Today the National Audit Office (NAO) reports that the Ministry of Defence’s Equipment Plan (the Plan) is still unaffordable, with the MoD estimating that costs will be £2.9 billion higher than its budget over 2019-2029.
The Plan sets out the MoD’s equipment and support budget over the next 10 years. It includes spending on equipment already in use and equipment in development. It accounts for 42% of the MoD’s total spending, meaning stability of the wider defence budget depends on effective management of the Plan.
The Plan forecasts spending £183.6 billion on equipment and support costs over the next ten years, against a £180.7 billion budget. These costs could vary, and in a worst case scenario, should all the risks identified by the MoD materialise, this gap could grow to £13 billion.
This is the third successive year that we have concluded the Plan is unaffordable. Although the MoD’s reported funding shortfall is less than last year, it is not possible to directly compare the affordability gap over time as the Department has presented it on a different basis to before. In particular, it has made more optimistic judgments than last year, which removed £7.8 billion costs from the Plan. In spite of this, it is clear that the MoD faces more significant shortfalls over the next five years – it estimates the shortfall is £6 billion up to 2023-24 – and it now has less flexibility to respond to short-term financial pressures.
The MoD is managing these financial pressures by establishing tighter control of in-year expenditure and has undertaken a detailed analysis of investment options. However, it has again delayed the difficult decisions to make the Equipment Plan affordable and determine its priorities on future major capabilities. Its continued short-term focus on living within its annual budget is increasingly leading to reduced capabilities. For example, unless action is taken, MoD will lose existing capabilities, such as the medical facilities provided by the ship RFA Argus, during the period covered by the Plan. Decisions to defer project expenditure are also reducing value for money. For example, affordability-driven decisions to delay the introduction of Protector (remotely piloted aircraft) will increase costs by £187 million, plus a further £50 million to retain existing equipment for longer.
“The MoD has not made the necessary strategic decisions to address the 10-year affordability gap and there is evidence that its continued short-term focus on living within annual budgets is increasingly affecting the Armed Forces’ ability to maintain and enhance the UK’s military capability. The MoD needs to determine its strategic priorities so that it can develop an affordable long-term programme of investment.”Gareth Davies, head of the NAO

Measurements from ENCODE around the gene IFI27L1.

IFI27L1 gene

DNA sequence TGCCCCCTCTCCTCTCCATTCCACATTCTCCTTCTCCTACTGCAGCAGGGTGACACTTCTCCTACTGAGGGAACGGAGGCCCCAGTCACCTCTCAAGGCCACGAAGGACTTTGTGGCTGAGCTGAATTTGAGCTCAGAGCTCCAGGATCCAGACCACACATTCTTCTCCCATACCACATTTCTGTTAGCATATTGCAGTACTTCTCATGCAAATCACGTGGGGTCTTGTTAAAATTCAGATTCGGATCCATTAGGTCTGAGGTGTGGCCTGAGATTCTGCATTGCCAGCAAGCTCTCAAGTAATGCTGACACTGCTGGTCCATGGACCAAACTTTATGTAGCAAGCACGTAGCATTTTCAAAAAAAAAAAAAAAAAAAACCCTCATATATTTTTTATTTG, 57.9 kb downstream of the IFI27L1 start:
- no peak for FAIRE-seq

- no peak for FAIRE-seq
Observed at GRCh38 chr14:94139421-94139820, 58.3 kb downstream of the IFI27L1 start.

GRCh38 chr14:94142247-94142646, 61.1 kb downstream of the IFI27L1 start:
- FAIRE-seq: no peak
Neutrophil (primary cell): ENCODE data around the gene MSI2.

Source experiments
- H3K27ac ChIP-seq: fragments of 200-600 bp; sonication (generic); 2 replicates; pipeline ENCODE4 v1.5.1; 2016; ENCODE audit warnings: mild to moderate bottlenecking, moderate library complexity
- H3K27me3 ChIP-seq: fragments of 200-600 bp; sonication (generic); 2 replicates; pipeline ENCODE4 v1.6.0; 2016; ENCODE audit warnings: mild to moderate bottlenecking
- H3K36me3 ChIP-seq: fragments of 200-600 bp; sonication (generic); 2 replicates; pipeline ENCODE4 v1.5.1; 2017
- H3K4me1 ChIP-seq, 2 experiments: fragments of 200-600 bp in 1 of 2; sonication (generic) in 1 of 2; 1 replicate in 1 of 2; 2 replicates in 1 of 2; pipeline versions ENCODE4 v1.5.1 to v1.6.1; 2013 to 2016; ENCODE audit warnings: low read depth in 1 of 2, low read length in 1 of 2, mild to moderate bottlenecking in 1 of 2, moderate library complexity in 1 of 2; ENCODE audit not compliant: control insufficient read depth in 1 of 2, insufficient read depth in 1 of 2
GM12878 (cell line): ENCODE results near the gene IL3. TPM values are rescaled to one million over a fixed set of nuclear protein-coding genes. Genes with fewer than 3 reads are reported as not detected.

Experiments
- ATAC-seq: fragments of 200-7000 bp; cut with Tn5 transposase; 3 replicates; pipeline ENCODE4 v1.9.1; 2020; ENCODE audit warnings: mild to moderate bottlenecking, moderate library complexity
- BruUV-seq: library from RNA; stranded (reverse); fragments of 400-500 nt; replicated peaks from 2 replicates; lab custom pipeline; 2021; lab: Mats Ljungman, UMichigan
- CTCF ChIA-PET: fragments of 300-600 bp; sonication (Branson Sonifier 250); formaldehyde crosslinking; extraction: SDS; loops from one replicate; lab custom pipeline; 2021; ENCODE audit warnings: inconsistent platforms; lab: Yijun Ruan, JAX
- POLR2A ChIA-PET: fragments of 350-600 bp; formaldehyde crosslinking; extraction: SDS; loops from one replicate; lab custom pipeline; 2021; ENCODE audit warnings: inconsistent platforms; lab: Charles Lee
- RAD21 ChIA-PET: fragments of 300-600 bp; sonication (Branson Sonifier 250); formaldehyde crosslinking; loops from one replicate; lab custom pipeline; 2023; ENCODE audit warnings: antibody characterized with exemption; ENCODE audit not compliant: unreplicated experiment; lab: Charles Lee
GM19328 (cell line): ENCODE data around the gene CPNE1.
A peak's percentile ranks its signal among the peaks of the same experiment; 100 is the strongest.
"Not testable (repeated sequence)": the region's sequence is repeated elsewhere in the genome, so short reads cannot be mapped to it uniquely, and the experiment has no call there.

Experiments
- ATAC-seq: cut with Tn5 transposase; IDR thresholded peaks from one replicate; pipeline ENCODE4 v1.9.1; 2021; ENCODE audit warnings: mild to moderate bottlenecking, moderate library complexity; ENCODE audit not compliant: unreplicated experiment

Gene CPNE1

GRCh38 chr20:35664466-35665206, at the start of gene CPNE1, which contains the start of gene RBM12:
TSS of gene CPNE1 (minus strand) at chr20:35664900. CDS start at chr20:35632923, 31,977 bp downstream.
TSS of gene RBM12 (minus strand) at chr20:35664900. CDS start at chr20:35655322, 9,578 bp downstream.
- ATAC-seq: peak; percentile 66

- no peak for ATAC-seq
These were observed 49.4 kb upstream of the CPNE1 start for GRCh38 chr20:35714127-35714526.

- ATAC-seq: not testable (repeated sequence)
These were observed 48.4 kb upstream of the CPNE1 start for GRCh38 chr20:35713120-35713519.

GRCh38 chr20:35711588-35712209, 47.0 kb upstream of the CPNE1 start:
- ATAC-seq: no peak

Read the full report
Notes for editors
- The Equipment Plan covers large and complex procurement projects including nuclear-deterrent submarines (Dreadnought-class), global combat ships, new armoured vehicles (Ajax) and Lightning II aircraft. It also includes a budget to support new and in-service equipment, such as maintaining Typhoon aircraft, and introducing modern information and communications technology.
- The Equipment Plan was introduced in 2012. At the request of the then Secretary of State, the NAO provides Parliament with a commentary on the Plan when it is published each year, and assesses the robustness of its underlying assumptions. A link to the 2019-2029 Equipment Plan published by the MoD can be found here.
- Press notices and reports are available from the date of publication on the NAO website. Hard copies can be obtained by using the relevant links on our website.
- The National Audit Office (NAO) helps Parliament hold government to account for the way it spends public money. It is independent of government and the civil service. The Comptroller and Auditor General (C&AG), Gareth Davies, is an Officer of the House of Commons and leads the NAO. The C&AG certifies the accounts of all government departments and many other public sector bodies. He has statutory authority to examine and report to Parliament on whether government is delivering value for money on behalf of the public, concluding on whether resources have been used efficiently, effectively and with economy. The NAO identifies ways that government can make better use of public money to improve people's lives. It measures this impact annually. In 2018 the NAO's work led to a positive financial impact through reduced costs, improved service delivery, or other benefits to citizens, of £539 million.